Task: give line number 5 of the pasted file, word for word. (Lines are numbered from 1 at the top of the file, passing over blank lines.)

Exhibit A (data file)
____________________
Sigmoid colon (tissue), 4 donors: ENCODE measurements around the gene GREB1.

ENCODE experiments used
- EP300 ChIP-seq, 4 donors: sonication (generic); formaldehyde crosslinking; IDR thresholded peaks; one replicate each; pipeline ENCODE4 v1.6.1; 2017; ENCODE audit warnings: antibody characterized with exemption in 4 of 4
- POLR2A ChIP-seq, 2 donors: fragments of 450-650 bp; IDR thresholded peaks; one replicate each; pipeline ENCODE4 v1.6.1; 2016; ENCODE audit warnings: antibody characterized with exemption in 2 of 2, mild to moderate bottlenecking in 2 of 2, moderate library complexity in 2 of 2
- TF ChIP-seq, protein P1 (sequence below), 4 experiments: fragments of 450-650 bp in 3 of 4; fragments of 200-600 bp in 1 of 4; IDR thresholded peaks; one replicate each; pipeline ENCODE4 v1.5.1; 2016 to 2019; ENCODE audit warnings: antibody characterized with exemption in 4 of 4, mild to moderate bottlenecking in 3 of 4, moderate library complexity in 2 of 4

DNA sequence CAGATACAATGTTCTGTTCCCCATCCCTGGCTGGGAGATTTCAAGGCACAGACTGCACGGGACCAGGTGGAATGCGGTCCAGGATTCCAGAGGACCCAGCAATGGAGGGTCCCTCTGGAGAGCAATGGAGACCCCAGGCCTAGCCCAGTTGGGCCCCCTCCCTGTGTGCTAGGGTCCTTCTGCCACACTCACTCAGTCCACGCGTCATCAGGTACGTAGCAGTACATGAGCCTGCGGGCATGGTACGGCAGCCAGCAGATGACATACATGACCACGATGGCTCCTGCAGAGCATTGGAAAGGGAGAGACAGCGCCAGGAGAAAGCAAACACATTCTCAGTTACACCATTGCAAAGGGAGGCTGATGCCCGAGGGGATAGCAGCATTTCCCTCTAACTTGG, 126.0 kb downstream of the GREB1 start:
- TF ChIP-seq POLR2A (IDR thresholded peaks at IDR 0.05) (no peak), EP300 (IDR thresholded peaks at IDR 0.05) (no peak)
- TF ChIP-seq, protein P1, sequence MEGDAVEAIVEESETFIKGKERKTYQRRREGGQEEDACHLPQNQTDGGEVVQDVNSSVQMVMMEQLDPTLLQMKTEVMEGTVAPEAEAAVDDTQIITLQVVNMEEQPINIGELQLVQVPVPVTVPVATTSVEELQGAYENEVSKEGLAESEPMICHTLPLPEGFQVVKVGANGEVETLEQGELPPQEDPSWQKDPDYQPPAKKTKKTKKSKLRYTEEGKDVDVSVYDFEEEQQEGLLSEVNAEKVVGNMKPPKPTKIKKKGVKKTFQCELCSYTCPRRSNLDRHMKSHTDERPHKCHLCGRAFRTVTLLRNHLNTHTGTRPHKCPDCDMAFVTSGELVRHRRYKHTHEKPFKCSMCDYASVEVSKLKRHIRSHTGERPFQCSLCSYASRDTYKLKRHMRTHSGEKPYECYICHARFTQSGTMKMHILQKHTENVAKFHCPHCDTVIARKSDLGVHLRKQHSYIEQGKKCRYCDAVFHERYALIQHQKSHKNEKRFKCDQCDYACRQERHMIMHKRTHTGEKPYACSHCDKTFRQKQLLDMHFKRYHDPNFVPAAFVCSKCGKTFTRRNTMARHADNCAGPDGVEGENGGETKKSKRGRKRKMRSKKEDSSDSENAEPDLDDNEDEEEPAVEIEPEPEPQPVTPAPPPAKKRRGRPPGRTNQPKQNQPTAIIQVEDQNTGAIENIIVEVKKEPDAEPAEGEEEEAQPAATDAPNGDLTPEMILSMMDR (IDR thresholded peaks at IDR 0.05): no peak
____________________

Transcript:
- TF ChIP-seq, protein P1 (sequence below), 4 experiments: fragments of 450-650 bp in 3 of 4; fragments of 200-600 bp in 1 of 4; IDR thresholded peaks; one replicate each; pipeline ENCODE4 v1.5.1; 2016 to 2019; ENCODE audit warnings: antibody characterized with exemption in 4 of 4, mild to moderate bottlenecking in 3 of 4, moderate library complexity in 2 of 4